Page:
The Supreme Court’s Marriage Decisions Sets the Stage; As Disputes Arise, so Does Opportunity for ADR
Judge Patrick Mahoney joined JAMS after more than 40 years of experience as a judge and civil litigator. He is based in San Francisco and can be reached at firstname.lastname@example.org.
Recently the United States Supreme Court issued long anticipated rulings in the first marriage cases to reach the high court – United States v. Windsor and Hollingsworth v. Perry. Taken together, the decisions represent a significant step in the central civil rights issue of this era – the rights and responsibilities of same-sex couples to marry. The cases do not hold that there is a federal constitutional right guaranteeing same-sex couples the right to marry. The Justices of the Supreme Court sidestepped that issue on procedural grounds and the Justices’ dueling opinions foretell the arguments that will continue in states that do not recognize such unions.
It is important to understand that there will be a myriad of implementation issues, particularly for validly married same-sex couples who reside in a state that does not recognize such marriages. It is estimated that there are more than 1,000 federal statutes and related regulations that consider the parties’ marital status. Some benefits turn on the place where the marriage occurs (immigration), while others focus on the law of the state of the parties’ residence (Social Security). Without question, state and federal courts will be at the center of the debate as a consequence of challenges in pending cases, to newly adopted regulations and interpretation of state law to a myriad of factual settings.
As a consequence, there remain numerous issues for couples to navigate in the family law arena when considering whether to marry, while married and in the course of dissolution. If parties reside and were married in a state that recognizes same-sex marriages, legal issues will be governed by the well-developed body of law applicable to married couples. For parties who do not reside in such a state, the analysis will more complicated because many state law decisions turn on where the parties live. Thus, state laws that oppose same-sex marriages may result in findings contrary to the parties’ intentions. A further layer of analysis may turn on whether the parties are domestic partners or in civil unions and how the state addresses the rights of parties in such unions.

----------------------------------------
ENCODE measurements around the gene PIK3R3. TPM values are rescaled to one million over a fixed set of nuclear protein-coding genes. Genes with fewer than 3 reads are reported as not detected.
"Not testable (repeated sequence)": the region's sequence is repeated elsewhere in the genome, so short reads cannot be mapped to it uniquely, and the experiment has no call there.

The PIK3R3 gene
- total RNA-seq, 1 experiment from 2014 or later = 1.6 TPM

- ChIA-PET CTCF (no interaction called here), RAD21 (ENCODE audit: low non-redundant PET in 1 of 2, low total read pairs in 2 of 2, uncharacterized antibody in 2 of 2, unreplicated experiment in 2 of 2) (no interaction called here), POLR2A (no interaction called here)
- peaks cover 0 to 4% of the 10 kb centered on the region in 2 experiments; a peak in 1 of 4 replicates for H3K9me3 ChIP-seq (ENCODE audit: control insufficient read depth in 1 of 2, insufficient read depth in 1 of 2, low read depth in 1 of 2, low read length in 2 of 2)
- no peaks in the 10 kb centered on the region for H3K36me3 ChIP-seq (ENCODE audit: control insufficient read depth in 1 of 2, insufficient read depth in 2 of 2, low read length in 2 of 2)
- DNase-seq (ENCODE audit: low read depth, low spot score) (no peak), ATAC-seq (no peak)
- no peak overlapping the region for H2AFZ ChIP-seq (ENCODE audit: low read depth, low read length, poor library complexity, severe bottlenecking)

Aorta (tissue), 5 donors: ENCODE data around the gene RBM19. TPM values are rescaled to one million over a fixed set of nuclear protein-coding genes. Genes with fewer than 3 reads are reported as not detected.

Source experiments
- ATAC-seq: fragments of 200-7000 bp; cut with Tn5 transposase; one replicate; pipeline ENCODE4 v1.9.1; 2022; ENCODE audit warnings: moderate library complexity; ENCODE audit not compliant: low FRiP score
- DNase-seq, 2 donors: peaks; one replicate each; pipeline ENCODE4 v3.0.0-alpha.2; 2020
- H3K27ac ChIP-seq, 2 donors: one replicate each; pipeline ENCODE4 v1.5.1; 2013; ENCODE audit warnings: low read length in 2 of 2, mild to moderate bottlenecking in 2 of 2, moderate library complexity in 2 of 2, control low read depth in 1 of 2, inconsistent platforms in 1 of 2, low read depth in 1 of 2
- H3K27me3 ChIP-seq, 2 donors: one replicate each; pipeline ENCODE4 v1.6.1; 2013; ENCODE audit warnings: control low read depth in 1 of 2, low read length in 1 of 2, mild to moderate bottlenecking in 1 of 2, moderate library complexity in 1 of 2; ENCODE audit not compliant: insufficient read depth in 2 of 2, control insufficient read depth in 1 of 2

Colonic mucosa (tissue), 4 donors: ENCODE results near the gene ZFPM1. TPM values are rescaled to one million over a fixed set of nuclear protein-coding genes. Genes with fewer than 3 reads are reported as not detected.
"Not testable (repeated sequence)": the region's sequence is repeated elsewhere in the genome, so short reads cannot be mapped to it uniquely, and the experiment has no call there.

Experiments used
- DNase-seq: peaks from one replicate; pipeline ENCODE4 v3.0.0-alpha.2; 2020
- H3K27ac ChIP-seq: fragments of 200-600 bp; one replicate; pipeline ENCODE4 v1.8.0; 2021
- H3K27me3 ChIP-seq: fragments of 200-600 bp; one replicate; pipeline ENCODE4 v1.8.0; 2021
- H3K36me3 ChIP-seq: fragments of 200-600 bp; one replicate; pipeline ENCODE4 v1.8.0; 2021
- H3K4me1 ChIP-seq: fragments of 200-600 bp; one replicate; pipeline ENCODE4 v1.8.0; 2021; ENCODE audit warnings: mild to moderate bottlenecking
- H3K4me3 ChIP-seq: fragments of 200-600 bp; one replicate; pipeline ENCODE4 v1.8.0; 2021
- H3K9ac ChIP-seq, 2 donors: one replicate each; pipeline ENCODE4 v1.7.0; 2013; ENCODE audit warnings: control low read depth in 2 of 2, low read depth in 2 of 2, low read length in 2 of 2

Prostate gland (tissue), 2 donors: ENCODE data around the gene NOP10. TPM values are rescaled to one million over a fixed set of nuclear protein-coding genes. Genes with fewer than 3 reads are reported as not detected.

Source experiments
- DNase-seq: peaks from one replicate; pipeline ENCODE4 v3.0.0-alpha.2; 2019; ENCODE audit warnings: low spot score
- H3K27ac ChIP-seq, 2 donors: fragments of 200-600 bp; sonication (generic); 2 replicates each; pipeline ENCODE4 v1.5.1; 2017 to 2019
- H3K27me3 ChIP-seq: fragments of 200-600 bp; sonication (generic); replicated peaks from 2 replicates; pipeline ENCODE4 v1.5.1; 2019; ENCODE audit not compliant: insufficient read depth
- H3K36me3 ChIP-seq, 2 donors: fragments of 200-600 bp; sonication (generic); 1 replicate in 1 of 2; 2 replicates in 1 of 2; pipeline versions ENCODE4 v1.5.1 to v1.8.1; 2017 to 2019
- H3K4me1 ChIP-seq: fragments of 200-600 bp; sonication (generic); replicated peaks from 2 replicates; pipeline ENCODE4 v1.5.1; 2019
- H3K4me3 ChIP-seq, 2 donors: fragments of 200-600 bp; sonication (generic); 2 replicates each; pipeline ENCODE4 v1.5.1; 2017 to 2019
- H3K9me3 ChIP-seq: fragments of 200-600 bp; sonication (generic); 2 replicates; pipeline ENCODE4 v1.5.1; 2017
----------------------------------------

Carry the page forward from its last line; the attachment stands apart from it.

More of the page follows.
When considering the many unresolved questions, the parties should seek skilled professionals to identify the issues and fashion a plan to address the uncertainties of this evolving area of the law. This is particularly the case when children are involved. A mediator can understand the personal and family dynamics and how the parties’ values and beliefs impact the resolution of their issues. Additionally, a neutral can be effectively utilized to enable the parties to control the outcome of any pending dispute rather than the parties take the risk of an adverse result in this rapidly changing area of the law.
Given the many questions that remain, same-sex couples need guidance from knowledgeable practitioners and where the parties disagree, the assistance of effective and knowledgeable neutrals. The marriage cases set the stage for an in depth examination of the rights and responsibilities of married same sex couples; the cases did not resolve the issues.
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